Households were 25.7 million then now we have 26.4 million or more ( the latest figure I got was for 2013)

    Even from the HMG web site I see …..

    “The fastest growing household type was households containing two or more families”

    Why do we expect housing to keep going up , well the fact are known to everyone – we dont build enough…

    And even if we did , when would all the Green belt self-off merchants be satisfied?

    I’ve posted before even if we had the population density of London rolled out over the entire SE England ( including Norfolk/Suffolk) we can fit in 500 Million.

    Would that be enough ?

    As it is we will have multi-generational homes for decades to come as we will not like flats and will not build the infrastructure, let alone the actual housing, required .

    Forbin,

    PS: ah yes seems my loved popcorn is following oil futures , still might see some drop as the pound soars away …

    • Hi Forbin

      Some of the house price rise is undoubtedly due to the rising UK population that you mention. However it is far from all of it as it was rising when house prices fell and then stagnated post credit crunch. It was the same old game in the UK od ramp the housing market to kick-start the economy and the “independent” Bank of England behaved just like part of our establishment.

      As to your popcorn don’t you wish that the corn was priced in Euros where the UK Pound is 1.40 and rising and not US Dollars where it is in danger of reversing through 1.50?

  3. Hi Shaun

    Great article as always.

    I just thought I’d highlight an article from the motley fool. It shows the unreported (from the MSM) impact of QE:

    http://www.fool.co.uk/investing/2015/03/09/should-you-worry-about-pension-payments-at-bt-group-plc-aga-rangemaster-group-plc-thorntons-plc/

    So the economy will be 2bn short of dividends/investment from BT. And you have AGA which is a company run for the benefit of its pensions fund. Very similar to Mr Beans situation 😉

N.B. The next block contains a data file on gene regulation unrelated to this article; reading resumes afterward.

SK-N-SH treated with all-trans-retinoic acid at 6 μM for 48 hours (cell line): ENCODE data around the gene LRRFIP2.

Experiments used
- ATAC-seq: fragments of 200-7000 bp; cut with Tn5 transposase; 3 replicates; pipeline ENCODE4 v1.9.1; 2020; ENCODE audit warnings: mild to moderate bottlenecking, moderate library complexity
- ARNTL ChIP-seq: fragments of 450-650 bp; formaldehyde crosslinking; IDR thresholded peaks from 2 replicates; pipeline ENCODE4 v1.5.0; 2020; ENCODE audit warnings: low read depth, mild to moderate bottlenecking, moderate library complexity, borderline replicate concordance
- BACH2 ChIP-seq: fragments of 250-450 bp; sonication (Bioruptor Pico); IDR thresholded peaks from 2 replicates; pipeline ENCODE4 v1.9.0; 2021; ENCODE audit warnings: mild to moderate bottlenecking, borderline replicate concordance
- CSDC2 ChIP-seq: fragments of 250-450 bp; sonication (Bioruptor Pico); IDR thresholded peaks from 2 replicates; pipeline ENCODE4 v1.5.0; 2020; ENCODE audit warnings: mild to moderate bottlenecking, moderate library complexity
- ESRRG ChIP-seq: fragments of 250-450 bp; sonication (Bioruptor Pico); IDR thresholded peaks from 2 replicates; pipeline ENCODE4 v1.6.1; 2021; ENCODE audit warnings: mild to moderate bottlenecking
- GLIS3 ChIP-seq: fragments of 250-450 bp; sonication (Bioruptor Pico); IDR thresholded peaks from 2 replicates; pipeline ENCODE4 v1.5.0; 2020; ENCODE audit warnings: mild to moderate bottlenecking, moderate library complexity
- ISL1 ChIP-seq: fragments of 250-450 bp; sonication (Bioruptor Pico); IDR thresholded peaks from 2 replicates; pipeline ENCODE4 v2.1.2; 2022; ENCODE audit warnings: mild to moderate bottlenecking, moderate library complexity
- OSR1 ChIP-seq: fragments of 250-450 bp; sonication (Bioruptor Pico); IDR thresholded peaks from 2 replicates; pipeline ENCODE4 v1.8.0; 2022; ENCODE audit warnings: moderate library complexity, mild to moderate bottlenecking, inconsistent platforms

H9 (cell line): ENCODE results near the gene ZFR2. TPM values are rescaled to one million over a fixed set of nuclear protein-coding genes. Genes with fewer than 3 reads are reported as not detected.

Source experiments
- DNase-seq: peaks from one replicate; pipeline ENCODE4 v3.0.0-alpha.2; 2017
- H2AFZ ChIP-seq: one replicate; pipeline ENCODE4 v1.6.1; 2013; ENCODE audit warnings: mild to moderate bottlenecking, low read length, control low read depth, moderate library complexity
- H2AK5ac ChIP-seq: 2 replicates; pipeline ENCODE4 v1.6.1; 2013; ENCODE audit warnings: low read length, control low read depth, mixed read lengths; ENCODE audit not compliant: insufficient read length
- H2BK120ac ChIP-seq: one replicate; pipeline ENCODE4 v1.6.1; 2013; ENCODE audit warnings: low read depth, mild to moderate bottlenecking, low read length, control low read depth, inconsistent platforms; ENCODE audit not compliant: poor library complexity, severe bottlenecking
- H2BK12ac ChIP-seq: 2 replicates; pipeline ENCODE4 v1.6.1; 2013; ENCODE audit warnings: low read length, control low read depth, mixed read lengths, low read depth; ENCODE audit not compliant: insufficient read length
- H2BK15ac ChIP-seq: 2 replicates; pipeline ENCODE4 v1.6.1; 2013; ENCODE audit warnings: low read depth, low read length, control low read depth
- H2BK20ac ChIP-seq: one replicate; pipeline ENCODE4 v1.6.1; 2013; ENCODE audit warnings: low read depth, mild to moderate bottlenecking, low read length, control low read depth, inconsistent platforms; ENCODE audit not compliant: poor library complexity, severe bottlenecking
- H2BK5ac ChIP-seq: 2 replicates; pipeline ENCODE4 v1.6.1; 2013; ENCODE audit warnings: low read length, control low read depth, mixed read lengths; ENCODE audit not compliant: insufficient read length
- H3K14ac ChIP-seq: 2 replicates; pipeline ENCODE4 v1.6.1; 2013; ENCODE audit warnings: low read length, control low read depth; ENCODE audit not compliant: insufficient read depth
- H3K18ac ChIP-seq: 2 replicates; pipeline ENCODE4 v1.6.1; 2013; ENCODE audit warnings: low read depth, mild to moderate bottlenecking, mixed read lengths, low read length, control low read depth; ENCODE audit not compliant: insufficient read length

• add in what came up the other day , pensions to show the results of -3% returns in their examples

      CTD is what we’re doing

      Forbin,

      Sit back , watch the show , its going to be a doozy ! , pass the popcorn please!

  4. So all the cash created by the central banks over the last six years has gone into assets/stocks, old masters and Aston Martins, and NOT into wages for the masses, is that the bottom line?

    That would explain UK house price inflation – I know, we’ve ping-ponged before in the comments on supply and demand vs easy money, I side with the cheap loans and desperate government schemes driving HPI myself. My concern is that we’ve had massive inflation with assets, but when will it burst the banks into wages and consumer prices?
    If it keeps on raining,
    The levee’s gonna break
    I don’t want my morning KitKat to start costing me a tenner! Guessing this is tricky, as nothing seems to work in balance/make sense anymore in the new normal. Pound is mighty against the Euro but tumbling to the dollar, the Fed hint at a rate rise but Draghi has started QE, oil’s down again but we’re supposed to be in recovery/growth and gold hasn’t changed much from a year ago. I think there’s a case here for keeping your head whilst all others lose theirs but here’s a question for the board: if you had 250K sterling to invest for a one year return right now, what would you plump for?
    1 – buy Euros
    2 – buy a flat in Streatham to rent out.
    3 – buy gold
    4 – put the cash under the mattress, buy popcorn and join Forbin on the sofa.

    As things stand, I think I’d go for number 4.

    • Hi Peter

      To answer your question the answer is mostly yes and in addition the rises in prices for example seen in the UK pushed real wages lower. As to the Euro watching some of the Real Madrid game earlier made me think that stories of Gareth Bale returning to the Premier League are much more feasible at the Euro 1.40+ where the Pound £ currently trades.

      To buy Euros as a major trade I would wait for nearer 1.50 I think. UK house price’s have been pumped up and may fall post-election and 4 is so unfashionable it has a really good chance!